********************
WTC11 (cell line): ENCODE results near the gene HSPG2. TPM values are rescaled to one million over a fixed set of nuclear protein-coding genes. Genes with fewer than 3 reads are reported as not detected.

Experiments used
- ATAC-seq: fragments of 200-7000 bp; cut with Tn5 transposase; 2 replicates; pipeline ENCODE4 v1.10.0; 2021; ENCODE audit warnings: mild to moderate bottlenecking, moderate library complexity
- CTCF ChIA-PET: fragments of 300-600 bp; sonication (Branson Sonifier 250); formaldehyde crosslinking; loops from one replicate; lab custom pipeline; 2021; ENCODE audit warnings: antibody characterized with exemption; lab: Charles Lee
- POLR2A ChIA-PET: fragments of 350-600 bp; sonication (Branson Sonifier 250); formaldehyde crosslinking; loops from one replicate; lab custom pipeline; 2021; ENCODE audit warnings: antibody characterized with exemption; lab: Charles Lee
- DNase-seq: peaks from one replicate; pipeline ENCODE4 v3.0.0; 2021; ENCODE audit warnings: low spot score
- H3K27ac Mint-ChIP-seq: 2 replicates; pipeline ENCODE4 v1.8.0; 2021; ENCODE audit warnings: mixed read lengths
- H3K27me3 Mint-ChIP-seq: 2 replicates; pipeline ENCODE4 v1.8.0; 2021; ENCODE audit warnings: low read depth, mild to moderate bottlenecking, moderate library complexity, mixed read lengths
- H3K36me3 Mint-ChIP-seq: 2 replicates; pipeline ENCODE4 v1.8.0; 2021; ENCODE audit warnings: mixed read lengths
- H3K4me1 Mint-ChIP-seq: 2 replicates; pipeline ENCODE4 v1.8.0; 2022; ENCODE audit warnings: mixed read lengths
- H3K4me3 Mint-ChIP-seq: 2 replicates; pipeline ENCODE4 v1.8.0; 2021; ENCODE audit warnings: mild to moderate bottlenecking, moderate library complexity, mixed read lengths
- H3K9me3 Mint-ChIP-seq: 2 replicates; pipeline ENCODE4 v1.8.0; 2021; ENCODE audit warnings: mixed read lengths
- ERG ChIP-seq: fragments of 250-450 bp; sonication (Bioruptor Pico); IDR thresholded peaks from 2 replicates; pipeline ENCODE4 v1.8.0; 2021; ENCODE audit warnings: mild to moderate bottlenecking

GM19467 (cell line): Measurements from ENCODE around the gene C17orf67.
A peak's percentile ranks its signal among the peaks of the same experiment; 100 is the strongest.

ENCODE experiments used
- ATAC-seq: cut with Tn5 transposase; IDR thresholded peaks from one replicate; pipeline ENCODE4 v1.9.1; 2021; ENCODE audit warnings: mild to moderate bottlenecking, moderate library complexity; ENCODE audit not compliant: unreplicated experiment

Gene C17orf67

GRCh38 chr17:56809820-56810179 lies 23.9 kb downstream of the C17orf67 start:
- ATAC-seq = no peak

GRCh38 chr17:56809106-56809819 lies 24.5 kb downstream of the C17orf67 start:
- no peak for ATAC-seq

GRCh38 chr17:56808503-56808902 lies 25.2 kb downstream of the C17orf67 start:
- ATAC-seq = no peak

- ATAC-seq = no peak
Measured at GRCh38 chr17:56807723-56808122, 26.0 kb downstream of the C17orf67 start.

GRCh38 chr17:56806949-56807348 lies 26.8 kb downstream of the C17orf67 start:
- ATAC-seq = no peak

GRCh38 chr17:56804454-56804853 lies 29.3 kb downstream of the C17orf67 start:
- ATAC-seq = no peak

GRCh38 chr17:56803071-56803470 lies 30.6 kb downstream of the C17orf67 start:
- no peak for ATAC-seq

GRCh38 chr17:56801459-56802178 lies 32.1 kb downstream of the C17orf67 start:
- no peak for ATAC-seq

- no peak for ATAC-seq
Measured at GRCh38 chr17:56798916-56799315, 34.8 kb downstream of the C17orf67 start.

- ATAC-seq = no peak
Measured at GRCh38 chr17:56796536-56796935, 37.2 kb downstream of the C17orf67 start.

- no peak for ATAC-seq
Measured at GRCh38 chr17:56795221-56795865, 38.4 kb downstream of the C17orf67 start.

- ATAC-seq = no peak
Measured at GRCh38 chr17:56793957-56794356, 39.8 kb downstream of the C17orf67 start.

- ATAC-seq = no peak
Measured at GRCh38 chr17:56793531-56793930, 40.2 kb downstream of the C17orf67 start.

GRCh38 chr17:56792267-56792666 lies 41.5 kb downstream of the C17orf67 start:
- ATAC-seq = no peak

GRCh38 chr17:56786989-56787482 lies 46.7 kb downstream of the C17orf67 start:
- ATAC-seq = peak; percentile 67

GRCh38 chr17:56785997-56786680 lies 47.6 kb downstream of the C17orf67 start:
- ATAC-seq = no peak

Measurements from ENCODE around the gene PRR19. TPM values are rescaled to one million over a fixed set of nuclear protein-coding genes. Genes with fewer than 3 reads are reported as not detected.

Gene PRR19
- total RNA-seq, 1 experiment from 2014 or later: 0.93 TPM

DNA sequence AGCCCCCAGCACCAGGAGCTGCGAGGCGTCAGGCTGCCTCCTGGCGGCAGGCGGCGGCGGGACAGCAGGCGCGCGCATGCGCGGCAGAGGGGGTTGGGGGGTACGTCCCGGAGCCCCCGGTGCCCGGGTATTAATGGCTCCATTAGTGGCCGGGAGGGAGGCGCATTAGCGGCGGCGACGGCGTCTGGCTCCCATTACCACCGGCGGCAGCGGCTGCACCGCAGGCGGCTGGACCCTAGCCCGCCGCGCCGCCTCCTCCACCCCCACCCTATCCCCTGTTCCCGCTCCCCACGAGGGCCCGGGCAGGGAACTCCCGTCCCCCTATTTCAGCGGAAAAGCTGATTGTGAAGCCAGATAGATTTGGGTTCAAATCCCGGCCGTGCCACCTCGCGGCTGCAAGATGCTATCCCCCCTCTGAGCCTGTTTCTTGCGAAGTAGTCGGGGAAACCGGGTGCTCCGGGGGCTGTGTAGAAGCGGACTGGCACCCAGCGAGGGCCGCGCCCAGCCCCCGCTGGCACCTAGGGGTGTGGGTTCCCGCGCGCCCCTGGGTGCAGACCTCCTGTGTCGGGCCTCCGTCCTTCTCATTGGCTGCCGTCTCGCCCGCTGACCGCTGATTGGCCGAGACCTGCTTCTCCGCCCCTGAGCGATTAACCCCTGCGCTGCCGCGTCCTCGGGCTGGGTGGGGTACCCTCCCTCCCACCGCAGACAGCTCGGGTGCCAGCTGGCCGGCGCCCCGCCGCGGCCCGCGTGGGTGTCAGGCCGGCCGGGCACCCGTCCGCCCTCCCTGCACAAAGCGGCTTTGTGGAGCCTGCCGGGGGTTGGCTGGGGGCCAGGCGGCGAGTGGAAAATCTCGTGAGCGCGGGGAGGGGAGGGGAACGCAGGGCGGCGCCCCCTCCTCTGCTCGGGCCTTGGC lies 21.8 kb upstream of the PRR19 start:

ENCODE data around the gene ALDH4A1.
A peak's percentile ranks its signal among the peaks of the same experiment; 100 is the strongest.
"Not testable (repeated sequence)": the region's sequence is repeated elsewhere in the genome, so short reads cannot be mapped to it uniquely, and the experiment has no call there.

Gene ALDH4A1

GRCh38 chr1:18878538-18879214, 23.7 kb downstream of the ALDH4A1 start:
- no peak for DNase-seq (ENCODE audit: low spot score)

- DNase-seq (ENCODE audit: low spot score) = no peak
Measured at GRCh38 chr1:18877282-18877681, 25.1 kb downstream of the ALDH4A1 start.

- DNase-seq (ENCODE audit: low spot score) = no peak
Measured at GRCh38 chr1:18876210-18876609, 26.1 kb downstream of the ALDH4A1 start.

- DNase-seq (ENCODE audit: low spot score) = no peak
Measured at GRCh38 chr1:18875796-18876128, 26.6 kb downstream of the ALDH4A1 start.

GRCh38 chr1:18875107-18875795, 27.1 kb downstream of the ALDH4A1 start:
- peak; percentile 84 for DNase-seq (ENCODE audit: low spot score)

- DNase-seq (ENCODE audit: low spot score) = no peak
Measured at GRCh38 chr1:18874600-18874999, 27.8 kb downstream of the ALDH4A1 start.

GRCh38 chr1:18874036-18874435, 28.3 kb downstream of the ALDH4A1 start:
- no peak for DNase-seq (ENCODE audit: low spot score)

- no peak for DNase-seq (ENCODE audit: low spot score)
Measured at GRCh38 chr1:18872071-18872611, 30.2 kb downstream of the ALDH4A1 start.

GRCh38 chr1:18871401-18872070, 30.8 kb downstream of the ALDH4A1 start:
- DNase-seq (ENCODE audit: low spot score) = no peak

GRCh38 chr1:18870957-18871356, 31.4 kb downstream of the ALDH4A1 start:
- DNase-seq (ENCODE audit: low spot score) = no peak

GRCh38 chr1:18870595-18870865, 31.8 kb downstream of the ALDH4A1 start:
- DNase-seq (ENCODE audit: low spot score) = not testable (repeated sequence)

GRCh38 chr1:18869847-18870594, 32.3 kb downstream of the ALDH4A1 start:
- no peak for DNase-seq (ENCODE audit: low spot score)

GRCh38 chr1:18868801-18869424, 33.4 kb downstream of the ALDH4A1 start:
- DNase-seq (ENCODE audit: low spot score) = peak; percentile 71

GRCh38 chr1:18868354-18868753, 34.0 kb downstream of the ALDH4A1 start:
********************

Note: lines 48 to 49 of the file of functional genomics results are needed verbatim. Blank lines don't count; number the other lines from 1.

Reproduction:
- ATAC-seq = peak; percentile 67

GRCh38 chr17:56785997-56786680 lies 47.6 kb downstream of the C17orf67 start: